Wednesday, April 23, 2014
Let It Go
If you've been watching the news at all lately, no doubt you've noticed that the MH370 updates have been replaced by the horrific Korean ferry tragedy. And if you've been reading my blog for any amount of time, you probably noticed that I love Korea. I considered it a second home. It's why I felt so comfortable teaching at a Korean school here in China. I know the culture. The food. And I know a bit of the language too.
The disaster with the ferry made my heart ache because for one thing, I'm a mom. For another, I'm a teacher. I understand this pain that the families feel and I am so sorry for their loss.
Despite that everyone grieves in their own way, I was perplexed by the Education Ministry in Korea banning all school field trips until at least June. You can read about that here and find many more articles about it in a simple Google search. I know that many parents are concerned about big overnight trips right now, and perhaps now is not the best time for students to take them. But even day trips are being banned. That's right. No trips to the parks or the zoos or anything of the sort.
My school has decided to jump on this bandwagon as well and thus, our plans for Children's Day on May 5th have been changed. Instead of enjoying a gorgeous spring picnic at one of the nearby parks, we'll be doing something at school, most likely involving a few games, some crafts and face-painting. Last year, the principal cancelled our spring picnic because of the bird flu (even though she didn't care if they played outside on the soccer field or playground where birds can also get to). This year, it's because a ship of students sadly sunk into the sea.
I mean absolutely no disrespect regarding this incident. It is incredibly sad and if the captain hadn't been such a coward, coupled with how Korean culture forbids you from questioning authority, perhaps this would have been an entirely different turn of events. But as it stands now, 150 people have been confirmed dead and another 152 are still missing. In Korean culture, it is all about being a whole unified group. So even for people who didn't know any of those aboard this doomed ship, they are mourning as well. I get this about Korea and Koreans and I feel them, truly I do.
That being said, I find it a bit much to ban ALL trips. Even day trips? How do your kids get to and from school? What if the bus they take to and from school has an accident? If you drive them, what if YOU have an accident? Shouldn't you keep your children home if you're so worried that something horrible might happen to them out in the world? What if some idiot in your building leaves the gas on and blows it up?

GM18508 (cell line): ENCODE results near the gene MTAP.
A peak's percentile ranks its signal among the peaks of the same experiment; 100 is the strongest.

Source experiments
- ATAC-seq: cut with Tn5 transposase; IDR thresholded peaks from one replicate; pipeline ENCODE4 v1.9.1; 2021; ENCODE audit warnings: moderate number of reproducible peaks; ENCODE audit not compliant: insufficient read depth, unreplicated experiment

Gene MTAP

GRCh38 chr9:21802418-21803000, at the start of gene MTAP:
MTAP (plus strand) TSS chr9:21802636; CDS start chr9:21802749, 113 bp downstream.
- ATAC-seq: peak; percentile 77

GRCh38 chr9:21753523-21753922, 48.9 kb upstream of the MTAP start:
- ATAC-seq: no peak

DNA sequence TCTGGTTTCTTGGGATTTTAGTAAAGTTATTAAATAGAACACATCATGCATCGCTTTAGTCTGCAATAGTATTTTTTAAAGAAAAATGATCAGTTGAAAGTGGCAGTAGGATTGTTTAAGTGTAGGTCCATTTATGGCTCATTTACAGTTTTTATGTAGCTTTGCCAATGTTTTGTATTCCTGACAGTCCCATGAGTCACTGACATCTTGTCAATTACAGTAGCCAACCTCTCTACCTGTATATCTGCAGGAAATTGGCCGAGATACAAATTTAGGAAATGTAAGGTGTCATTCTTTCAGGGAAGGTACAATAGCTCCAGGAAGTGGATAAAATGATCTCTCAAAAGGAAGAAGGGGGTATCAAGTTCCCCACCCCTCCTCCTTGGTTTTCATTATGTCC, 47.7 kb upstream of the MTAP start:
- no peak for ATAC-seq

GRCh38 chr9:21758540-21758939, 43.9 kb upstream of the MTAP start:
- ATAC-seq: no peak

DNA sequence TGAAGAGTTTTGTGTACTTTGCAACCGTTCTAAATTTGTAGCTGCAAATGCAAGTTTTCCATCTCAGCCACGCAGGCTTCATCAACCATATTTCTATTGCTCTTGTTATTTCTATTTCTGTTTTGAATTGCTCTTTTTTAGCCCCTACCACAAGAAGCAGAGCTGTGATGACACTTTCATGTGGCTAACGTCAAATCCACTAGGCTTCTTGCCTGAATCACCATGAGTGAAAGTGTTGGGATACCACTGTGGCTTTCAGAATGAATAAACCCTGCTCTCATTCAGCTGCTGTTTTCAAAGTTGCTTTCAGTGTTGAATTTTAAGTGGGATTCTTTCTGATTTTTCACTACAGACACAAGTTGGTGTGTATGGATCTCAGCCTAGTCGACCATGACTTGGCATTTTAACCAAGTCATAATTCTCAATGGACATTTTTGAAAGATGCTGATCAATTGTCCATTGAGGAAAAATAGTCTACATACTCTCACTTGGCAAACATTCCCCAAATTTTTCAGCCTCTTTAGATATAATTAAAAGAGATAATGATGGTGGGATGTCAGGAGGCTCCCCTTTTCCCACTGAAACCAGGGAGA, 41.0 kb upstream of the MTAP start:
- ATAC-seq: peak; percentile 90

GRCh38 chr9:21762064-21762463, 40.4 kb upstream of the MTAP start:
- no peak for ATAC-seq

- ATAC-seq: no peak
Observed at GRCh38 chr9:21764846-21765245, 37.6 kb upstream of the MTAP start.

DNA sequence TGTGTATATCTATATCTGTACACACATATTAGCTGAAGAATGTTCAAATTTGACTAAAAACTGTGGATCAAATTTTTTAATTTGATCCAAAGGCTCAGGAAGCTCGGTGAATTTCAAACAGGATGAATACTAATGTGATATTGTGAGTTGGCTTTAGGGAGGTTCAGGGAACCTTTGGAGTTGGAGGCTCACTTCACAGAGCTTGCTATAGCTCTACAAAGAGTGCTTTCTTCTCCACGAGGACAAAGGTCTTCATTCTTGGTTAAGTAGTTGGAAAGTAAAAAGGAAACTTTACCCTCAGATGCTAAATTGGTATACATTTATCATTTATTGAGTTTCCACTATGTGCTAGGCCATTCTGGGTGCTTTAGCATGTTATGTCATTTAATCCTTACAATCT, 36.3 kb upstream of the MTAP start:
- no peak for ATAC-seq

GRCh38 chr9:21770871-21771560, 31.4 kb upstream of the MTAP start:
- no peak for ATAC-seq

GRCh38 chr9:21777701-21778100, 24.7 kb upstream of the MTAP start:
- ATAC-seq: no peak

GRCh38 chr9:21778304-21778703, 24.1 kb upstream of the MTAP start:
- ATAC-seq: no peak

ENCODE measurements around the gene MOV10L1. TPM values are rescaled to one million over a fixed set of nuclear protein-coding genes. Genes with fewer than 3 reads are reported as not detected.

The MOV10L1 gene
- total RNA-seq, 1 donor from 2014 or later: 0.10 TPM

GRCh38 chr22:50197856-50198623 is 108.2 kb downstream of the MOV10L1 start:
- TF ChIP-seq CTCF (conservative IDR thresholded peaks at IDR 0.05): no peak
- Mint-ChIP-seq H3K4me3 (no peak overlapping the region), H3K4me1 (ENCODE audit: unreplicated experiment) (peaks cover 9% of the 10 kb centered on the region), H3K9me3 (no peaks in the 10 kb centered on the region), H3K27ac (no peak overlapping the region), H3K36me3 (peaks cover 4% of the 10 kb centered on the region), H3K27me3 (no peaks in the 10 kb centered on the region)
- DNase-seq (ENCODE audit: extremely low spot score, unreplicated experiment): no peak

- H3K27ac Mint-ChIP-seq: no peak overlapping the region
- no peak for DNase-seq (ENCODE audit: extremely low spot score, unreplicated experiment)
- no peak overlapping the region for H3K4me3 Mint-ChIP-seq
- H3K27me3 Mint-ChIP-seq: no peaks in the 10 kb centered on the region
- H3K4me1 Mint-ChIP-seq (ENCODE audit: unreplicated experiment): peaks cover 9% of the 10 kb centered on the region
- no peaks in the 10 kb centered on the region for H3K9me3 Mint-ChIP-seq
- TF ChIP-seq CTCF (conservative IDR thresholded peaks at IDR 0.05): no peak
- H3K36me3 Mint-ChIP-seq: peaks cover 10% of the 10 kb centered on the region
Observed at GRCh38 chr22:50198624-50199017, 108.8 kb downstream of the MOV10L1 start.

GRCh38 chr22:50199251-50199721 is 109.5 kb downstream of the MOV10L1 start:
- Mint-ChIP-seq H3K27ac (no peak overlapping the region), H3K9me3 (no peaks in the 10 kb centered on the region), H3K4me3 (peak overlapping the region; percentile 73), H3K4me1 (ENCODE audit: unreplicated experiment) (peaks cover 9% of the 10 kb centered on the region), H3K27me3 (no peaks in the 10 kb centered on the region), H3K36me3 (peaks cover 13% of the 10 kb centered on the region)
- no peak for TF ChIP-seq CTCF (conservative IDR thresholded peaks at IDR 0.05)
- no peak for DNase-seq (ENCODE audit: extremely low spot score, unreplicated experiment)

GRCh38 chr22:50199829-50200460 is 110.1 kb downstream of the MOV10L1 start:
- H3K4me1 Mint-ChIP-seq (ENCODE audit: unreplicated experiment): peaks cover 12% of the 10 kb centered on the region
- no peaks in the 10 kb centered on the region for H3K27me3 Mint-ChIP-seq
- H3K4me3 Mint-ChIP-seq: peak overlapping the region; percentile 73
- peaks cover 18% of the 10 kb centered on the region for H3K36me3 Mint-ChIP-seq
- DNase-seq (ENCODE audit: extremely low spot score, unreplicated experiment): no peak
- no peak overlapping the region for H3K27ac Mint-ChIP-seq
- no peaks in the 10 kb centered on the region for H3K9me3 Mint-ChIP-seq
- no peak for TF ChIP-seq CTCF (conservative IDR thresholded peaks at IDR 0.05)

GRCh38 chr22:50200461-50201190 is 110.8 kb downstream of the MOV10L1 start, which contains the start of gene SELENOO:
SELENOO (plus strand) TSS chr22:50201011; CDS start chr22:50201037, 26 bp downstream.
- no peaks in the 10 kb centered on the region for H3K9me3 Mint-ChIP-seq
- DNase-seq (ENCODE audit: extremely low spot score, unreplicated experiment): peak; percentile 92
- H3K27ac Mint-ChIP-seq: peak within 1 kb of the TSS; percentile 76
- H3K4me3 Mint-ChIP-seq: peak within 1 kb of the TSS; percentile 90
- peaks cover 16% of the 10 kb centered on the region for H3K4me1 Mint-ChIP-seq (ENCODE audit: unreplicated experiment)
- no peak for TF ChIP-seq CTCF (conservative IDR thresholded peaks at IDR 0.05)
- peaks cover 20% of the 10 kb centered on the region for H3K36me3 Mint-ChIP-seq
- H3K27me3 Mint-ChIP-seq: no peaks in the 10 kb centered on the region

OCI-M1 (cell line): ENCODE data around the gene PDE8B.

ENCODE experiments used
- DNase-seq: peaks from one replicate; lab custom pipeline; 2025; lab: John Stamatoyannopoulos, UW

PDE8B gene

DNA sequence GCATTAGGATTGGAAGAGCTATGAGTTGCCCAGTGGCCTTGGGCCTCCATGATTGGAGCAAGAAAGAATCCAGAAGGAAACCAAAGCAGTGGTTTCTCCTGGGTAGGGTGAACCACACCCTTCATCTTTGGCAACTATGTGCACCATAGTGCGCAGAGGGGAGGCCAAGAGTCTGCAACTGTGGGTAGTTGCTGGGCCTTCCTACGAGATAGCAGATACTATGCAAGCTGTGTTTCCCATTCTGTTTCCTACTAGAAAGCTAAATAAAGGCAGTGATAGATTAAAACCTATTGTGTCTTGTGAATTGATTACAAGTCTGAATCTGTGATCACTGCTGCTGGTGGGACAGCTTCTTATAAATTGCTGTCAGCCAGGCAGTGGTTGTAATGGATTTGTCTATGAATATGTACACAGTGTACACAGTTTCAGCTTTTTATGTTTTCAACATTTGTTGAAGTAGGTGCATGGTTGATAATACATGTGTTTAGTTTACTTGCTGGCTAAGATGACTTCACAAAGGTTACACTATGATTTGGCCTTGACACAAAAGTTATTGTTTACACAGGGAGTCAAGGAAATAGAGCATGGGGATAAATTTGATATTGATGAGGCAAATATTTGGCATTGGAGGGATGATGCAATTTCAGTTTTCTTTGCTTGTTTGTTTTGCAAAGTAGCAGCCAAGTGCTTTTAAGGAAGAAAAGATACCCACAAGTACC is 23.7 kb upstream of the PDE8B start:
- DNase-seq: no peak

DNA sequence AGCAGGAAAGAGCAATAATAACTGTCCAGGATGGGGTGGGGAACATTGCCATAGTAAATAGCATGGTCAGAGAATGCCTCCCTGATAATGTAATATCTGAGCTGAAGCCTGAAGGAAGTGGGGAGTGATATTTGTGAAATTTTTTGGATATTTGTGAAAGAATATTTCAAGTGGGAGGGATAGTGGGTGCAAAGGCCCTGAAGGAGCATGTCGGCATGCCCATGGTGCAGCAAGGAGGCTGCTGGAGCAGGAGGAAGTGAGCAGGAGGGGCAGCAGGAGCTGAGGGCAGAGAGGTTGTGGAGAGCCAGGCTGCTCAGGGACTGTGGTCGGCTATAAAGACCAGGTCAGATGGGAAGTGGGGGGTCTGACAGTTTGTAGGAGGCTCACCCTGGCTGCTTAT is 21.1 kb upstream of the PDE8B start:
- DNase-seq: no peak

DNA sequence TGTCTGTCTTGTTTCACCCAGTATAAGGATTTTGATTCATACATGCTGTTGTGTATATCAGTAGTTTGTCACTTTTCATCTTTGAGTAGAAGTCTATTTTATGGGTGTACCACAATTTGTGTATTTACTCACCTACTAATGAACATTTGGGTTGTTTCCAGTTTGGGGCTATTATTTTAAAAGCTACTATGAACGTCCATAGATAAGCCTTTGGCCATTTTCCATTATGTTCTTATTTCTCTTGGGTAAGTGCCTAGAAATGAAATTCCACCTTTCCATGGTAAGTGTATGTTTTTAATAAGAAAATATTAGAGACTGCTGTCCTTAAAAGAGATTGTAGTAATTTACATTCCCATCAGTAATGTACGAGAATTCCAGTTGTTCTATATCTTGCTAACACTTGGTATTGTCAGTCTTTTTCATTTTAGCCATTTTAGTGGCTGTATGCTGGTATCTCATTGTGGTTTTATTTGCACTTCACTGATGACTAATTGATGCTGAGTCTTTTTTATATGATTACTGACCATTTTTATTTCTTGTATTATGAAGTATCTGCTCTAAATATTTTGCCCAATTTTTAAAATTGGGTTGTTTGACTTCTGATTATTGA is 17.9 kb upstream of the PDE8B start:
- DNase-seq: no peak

Before you think I'm so harsh, I'll have you know that death terrifies me. It frightens me to my core and to even think of something happening to my daughter, my husband, my brother, my parents, or any of my relatives or friends, makes me ill. What if this? What if that? If you know me personally, you know that as excited as I am to have my second child, I am completely freaked out about having a second c-section. What if I die? What if something happens to Raelynn while I'm in the hospital recovering? What if? What if? WHAT IF????
We - and by we I mean all of us, especially myself - need to let go of that fear. Because fearing everything isn't living, is it? If I spend my days freaking out about the what ifs, then I miss the beautiful moments in between now and my time to go, which I hope and pray isn't until I'm old and senile and while I'm sleeping. And God forbid it isn't, then I've wasted precious time panicking about something I potentially can not control.
Every day when we leave for work, I hug and kiss my husband goodbye. And I hold my daughter tight. Because if something awful should happen to any of us that is beyond my control, I can at least make the moments I have with the people that make my world complete wonderful memories. And if all goes well, I store up a collection of beautiful moments that make me smile when I'm having a rough day at work. It's these sweet moments that make our lives worth living.
I've lost enough family and friends in my life to know the sting of death. It leaves a scar that never goes away. I can't live every moment afraid that people I love will suddenly cease to be. Or think that way about myself. Which I sometimes need to remind myself about. Bad things happen in this world and there are risks to be had in every single thing we do, from eating to swimming to driving to flying, and being so terrified of them that you don't live your life is no way to spend the time you've got. It's like a prison of your own making. I'm guilty for being my own warden at times in my life. But as I look at my daughter, so happy and full of life, so friendly and open each day, I know that for her sake, I must drop these heavy suitcases filled with my fears and just let it go.